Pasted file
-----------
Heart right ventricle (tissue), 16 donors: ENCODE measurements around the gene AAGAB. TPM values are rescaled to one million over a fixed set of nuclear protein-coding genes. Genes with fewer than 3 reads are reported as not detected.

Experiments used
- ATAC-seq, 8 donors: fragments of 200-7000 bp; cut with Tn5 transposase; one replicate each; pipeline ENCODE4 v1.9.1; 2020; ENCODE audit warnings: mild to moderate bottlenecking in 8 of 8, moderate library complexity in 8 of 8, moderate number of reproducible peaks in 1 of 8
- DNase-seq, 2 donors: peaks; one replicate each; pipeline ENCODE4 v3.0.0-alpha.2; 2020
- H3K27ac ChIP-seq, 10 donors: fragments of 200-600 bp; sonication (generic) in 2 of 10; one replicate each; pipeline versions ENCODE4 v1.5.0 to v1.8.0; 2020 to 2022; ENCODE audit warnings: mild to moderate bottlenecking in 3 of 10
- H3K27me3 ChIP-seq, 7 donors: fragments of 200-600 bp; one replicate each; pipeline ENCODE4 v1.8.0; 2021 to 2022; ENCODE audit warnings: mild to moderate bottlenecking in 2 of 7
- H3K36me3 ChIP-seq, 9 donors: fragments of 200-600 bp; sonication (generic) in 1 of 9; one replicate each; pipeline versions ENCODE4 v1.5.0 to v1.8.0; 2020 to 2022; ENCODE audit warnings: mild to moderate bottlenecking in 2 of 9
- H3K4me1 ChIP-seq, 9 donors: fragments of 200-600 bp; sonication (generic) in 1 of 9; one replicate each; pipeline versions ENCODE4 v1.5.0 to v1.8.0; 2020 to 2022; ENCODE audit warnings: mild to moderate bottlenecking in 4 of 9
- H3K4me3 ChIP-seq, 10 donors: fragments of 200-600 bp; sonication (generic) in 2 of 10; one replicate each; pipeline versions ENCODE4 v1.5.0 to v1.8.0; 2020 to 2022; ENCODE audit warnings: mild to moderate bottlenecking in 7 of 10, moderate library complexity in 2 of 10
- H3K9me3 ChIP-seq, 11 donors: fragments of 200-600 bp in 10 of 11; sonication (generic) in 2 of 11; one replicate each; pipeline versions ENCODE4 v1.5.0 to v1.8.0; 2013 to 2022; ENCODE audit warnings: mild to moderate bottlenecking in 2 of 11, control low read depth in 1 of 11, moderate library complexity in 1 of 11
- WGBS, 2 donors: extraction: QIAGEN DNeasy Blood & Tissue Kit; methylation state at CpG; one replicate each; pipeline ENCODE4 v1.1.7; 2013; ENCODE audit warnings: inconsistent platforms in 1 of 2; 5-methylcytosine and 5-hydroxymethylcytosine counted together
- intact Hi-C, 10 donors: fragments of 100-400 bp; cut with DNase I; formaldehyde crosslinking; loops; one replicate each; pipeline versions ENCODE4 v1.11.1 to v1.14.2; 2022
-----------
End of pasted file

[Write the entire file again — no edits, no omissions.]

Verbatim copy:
Heart right ventricle (tissue), 16 donors: ENCODE measurements around the gene AAGAB. TPM values are rescaled to one million over a fixed set of nuclear protein-coding genes. Genes with fewer than 3 reads are reported as not detected.

Experiments used
- ATAC-seq, 8 donors: fragments of 200-7000 bp; cut with Tn5 transposase; one replicate each; pipeline ENCODE4 v1.9.1; 2020; ENCODE audit warnings: mild to moderate bottlenecking in 8 of 8, moderate library complexity in 8 of 8, moderate number of reproducible peaks in 1 of 8
- DNase-seq, 2 donors: peaks; one replicate each; pipeline ENCODE4 v3.0.0-alpha.2; 2020
- H3K27ac ChIP-seq, 10 donors: fragments of 200-600 bp; sonication (generic) in 2 of 10; one replicate each; pipeline versions ENCODE4 v1.5.0 to v1.8.0; 2020 to 2022; ENCODE audit warnings: mild to moderate bottlenecking in 3 of 10
- H3K27me3 ChIP-seq, 7 donors: fragments of 200-600 bp; one replicate each; pipeline ENCODE4 v1.8.0; 2021 to 2022; ENCODE audit warnings: mild to moderate bottlenecking in 2 of 7
- H3K36me3 ChIP-seq, 9 donors: fragments of 200-600 bp; sonication (generic) in 1 of 9; one replicate each; pipeline versions ENCODE4 v1.5.0 to v1.8.0; 2020 to 2022; ENCODE audit warnings: mild to moderate bottlenecking in 2 of 9
- H3K4me1 ChIP-seq, 9 donors: fragments of 200-600 bp; sonication (generic) in 1 of 9; one replicate each; pipeline versions ENCODE4 v1.5.0 to v1.8.0; 2020 to 2022; ENCODE audit warnings: mild to moderate bottlenecking in 4 of 9
- H3K4me3 ChIP-seq, 10 donors: fragments of 200-600 bp; sonication (generic) in 2 of 10; one replicate each; pipeline versions ENCODE4 v1.5.0 to v1.8.0; 2020 to 2022; ENCODE audit warnings: mild to moderate bottlenecking in 7 of 10, moderate library complexity in 2 of 10
- H3K9me3 ChIP-seq, 11 donors: fragments of 200-600 bp in 10 of 11; sonication (generic) in 2 of 11; one replicate each; pipeline versions ENCODE4 v1.5.0 to v1.8.0; 2013 to 2022; ENCODE audit warnings: mild to moderate bottlenecking in 2 of 11, control low read depth in 1 of 11, moderate library complexity in 1 of 11
- WGBS, 2 donors: extraction: QIAGEN DNeasy Blood & Tissue Kit; methylation state at CpG; one replicate each; pipeline ENCODE4 v1.1.7; 2013; ENCODE audit warnings: inconsistent platforms in 1 of 2; 5-methylcytosine and 5-hydroxymethylcytosine counted together
- intact Hi-C, 10 donors: fragments of 100-400 bp; cut with DNase I; formaldehyde crosslinking; loops; one replicate each; pipeline versions ENCODE4 v1.11.1 to v1.14.2; 2022